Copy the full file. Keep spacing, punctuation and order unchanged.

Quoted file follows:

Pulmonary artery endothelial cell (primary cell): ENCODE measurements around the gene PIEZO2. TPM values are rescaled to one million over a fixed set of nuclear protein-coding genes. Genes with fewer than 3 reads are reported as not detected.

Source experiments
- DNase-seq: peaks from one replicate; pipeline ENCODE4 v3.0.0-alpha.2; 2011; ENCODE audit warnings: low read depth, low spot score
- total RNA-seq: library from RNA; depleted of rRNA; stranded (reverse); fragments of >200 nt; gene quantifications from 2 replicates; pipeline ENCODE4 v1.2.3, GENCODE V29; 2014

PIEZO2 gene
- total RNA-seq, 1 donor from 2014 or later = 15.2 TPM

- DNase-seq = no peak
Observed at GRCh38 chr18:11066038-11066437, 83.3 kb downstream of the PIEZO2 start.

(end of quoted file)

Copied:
Pulmonary artery endothelial cell (primary cell): ENCODE measurements around the gene PIEZO2. TPM values are rescaled to one million over a fixed set of nuclear protein-coding genes. Genes with fewer than 3 reads are reported as not detected.

Source experiments
- DNase-seq: peaks from one replicate; pipeline ENCODE4 v3.0.0-alpha.2; 2011; ENCODE audit warnings: low read depth, low spot score
- total RNA-seq: library from RNA; depleted of rRNA; stranded (reverse); fragments of >200 nt; gene quantifications from 2 replicates; pipeline ENCODE4 v1.2.3, GENCODE V29; 2014

PIEZO2 gene
- total RNA-seq, 1 donor from 2014 or later = 15.2 TPM

- DNase-seq = no peak
Observed at GRCh38 chr18:11066038-11066437, 83.3 kb downstream of the PIEZO2 start.